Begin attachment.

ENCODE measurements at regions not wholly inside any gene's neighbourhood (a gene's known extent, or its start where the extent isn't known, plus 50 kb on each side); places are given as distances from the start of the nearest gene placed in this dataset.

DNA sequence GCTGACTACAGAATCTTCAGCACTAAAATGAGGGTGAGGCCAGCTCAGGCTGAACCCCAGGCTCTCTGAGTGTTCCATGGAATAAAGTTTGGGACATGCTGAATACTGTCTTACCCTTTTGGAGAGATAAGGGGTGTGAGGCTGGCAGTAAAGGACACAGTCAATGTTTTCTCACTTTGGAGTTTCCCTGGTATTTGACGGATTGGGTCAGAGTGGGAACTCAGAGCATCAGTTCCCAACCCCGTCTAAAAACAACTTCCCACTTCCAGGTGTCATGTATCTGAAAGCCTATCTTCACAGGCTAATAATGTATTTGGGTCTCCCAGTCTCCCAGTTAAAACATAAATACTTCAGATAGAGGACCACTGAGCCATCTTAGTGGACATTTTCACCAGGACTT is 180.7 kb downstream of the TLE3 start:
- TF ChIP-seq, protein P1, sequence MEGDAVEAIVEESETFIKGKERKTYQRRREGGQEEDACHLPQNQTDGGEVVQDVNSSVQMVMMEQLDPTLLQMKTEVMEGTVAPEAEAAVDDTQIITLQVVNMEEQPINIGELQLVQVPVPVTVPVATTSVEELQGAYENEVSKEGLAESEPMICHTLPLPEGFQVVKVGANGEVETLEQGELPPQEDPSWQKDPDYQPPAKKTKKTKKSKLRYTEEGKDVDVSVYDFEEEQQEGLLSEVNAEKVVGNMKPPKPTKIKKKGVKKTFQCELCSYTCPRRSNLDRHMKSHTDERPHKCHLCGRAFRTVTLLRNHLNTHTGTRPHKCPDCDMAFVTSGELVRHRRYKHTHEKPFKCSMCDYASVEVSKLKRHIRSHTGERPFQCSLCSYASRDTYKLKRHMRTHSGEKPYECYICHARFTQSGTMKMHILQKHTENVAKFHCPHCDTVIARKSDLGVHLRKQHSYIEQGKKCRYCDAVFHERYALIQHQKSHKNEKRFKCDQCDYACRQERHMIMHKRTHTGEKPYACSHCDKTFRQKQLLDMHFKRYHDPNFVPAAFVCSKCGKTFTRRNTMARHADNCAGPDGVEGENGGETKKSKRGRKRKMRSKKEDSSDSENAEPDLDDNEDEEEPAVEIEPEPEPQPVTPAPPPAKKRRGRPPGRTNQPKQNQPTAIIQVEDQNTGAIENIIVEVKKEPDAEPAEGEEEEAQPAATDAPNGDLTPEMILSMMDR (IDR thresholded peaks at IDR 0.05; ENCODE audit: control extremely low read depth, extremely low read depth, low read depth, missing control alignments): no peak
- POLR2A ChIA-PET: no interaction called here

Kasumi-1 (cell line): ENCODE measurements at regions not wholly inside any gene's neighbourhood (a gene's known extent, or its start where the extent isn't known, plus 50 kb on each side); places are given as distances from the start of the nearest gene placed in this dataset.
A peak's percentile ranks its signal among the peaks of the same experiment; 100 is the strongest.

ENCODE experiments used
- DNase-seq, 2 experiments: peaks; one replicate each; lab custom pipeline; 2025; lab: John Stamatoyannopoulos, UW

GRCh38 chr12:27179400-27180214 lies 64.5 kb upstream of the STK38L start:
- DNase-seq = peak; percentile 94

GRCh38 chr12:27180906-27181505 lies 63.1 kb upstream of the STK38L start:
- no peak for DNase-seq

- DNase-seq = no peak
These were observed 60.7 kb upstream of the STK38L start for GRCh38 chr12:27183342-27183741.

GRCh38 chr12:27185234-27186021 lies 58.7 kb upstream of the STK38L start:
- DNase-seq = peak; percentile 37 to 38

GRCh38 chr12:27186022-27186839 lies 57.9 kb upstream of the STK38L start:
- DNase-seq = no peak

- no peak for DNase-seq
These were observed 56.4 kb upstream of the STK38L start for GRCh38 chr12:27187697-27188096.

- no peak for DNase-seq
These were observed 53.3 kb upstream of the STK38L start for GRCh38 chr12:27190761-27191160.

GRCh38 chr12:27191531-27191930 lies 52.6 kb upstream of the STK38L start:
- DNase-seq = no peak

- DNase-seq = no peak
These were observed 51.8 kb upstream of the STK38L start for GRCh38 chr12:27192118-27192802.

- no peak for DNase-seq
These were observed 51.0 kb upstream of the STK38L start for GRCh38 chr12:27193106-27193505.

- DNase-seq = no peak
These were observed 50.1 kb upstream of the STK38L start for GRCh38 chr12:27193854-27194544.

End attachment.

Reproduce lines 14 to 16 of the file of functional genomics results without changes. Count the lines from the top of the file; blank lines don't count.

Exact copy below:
These were observed 60.7 kb upstream of the STK38L start for GRCh38 chr12:27183342-27183741.

GRCh38 chr12:27185234-27186021 lies 58.7 kb upstream of the STK38L start:
- DNase-seq = peak; percentile 37 to 38